Page:Folk-lore - A Quarterly Review. Volume 22, 1911.djvu/148

From Wikisource
Jump to navigation Jump to search
This page needs to be proofread.


12 2 Reviews.

between human and non-human beings. The fables of more civilized peoples have grown out of the same condition of thought; but while European fables are now, and so far as they have penetrated into literature, feigned, because those who tell them have outgrown the childish mentality of those who originated them, the Bantu still "really believe many of the actors in these tales to have had an existence, so that they are not merely stories to amuse children." The Bantu, in fact, are still struggling in the maze of shape-shifting and impermanence of form characteristic of archaic thought. Among the Negroes it is not an uncommon thing for such animal tales to be adduced, if not as precedents, at least as illustrations in solemn judicial decisions ; and probably Dr. Theal could from his own experience as a magistrate add similar instances among the Kaffirs.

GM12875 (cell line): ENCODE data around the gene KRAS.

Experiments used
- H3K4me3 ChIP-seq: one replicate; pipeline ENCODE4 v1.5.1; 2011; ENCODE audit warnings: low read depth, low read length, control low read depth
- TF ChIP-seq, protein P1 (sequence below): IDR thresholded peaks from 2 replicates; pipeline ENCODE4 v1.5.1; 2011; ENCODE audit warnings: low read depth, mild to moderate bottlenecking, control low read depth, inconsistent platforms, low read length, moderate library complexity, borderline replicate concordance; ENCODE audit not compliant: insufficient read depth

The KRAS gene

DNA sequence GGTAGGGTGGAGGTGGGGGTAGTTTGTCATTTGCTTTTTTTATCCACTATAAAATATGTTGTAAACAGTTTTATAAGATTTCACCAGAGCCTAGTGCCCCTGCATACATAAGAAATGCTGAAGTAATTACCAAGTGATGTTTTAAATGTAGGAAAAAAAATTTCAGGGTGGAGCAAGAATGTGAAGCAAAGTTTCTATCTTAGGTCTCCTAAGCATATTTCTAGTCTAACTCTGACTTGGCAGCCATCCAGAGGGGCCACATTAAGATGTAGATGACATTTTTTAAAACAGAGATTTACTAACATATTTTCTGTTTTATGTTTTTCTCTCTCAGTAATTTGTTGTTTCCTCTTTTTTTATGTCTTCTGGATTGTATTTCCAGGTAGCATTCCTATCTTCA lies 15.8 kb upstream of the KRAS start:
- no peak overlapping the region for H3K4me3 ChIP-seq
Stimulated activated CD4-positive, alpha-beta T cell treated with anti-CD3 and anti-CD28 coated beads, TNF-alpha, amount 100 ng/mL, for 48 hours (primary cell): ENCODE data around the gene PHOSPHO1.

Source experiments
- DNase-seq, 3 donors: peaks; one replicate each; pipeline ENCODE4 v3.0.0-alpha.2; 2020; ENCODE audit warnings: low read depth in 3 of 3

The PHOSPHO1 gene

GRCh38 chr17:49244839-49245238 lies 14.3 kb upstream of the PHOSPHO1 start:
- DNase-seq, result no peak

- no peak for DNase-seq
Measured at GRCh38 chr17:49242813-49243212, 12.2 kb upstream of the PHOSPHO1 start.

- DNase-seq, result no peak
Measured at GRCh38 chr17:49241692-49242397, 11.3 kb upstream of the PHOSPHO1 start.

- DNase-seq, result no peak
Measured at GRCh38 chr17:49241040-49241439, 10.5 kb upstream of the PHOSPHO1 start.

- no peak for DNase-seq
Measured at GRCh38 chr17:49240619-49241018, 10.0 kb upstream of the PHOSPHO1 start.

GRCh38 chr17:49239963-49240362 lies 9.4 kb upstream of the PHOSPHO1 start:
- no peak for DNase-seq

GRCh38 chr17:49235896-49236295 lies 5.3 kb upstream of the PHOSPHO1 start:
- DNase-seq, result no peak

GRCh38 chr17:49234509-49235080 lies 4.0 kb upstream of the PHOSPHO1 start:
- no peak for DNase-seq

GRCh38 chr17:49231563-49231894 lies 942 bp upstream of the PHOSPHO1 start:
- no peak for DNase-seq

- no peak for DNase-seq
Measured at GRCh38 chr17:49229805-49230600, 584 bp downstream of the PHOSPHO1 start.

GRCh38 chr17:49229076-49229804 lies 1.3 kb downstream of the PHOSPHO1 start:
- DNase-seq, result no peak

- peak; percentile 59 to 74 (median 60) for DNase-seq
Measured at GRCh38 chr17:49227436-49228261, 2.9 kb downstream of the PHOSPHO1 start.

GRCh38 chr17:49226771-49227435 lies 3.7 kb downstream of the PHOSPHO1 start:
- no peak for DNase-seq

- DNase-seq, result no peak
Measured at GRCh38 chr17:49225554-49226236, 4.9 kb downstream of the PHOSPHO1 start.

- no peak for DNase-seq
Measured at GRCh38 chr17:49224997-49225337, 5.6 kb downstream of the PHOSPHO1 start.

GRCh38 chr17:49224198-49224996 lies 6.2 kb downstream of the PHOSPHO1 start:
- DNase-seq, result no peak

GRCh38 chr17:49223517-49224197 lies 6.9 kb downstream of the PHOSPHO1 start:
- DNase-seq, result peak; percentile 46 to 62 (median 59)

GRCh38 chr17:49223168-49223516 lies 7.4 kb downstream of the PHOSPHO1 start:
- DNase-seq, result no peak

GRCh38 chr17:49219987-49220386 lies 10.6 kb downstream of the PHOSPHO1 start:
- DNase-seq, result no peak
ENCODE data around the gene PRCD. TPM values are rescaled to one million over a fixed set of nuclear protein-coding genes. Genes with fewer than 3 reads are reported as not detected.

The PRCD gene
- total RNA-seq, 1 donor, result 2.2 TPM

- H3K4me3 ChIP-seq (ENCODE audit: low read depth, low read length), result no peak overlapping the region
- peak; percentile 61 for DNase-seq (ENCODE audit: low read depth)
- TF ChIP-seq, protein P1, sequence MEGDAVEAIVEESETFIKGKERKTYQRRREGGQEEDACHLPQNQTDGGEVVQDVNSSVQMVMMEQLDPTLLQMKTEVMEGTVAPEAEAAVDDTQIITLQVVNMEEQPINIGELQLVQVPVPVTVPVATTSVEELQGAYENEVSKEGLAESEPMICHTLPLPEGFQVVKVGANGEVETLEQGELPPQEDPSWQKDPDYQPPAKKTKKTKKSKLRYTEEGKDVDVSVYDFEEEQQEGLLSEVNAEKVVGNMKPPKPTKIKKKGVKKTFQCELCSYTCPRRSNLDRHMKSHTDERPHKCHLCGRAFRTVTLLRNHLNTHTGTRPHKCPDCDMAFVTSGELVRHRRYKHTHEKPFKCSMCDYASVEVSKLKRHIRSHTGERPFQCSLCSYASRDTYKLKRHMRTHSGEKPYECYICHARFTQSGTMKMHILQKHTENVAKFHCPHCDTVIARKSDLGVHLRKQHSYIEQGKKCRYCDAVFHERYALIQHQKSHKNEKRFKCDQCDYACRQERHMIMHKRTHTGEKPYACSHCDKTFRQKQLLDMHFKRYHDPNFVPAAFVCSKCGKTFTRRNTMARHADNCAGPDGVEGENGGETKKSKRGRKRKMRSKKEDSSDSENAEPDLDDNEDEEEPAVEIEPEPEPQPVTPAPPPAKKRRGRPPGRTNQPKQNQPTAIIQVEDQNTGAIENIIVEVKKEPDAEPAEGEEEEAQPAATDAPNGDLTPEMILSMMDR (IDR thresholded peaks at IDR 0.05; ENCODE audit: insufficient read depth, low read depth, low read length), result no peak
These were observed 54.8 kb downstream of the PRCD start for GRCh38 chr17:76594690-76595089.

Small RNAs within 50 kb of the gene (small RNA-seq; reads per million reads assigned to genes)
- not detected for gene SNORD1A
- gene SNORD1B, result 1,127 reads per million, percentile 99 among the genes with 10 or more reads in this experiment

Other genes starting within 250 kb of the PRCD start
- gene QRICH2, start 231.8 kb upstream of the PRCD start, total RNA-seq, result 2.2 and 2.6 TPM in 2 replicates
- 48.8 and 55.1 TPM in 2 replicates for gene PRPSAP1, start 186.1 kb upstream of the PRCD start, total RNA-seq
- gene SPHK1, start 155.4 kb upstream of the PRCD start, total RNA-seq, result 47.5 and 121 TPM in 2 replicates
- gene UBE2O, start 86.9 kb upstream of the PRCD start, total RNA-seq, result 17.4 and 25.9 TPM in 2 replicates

The much-discussed incapacity of the Bantu for European education beyond a certain age has its due share of Dr. Theal's attention. The extracts he gives from the Report of the Cape Committee on Native Education and from the Report of the South African Native Affairs Commission do not lead to a very satis- factory result. Nor does he express any definite opinion on the causes or the extent of the incapacity, though he notes that there are numerous and important exceptions to the general rule. So far as can be gathered from the evidence brought together in these pages and elsewhere, it appears to be due to the awakening of, and the concentration of thought on, the sexual passions. The puberty ceremonies and other incidents of native environment encourage the attitude of mind thus induced, and effectually distract it from healthier influences. Similar results, though perhaps less intense, are observable in the youth of our own country. Released from the elementary schools, numbers of them speedily forget what they have learned there, and settle only too surely into a stunted life, in which the only subjects of interest are " sport " and the gratification of animal instincts. The remedy in both cases is the same. The education must from the beginning be less purely literary ; it must be concerned to a greater extent with the things of every day, with industrial training and natural surroundings ; and it must be continued through the dangerous period of adolescence, not merely for its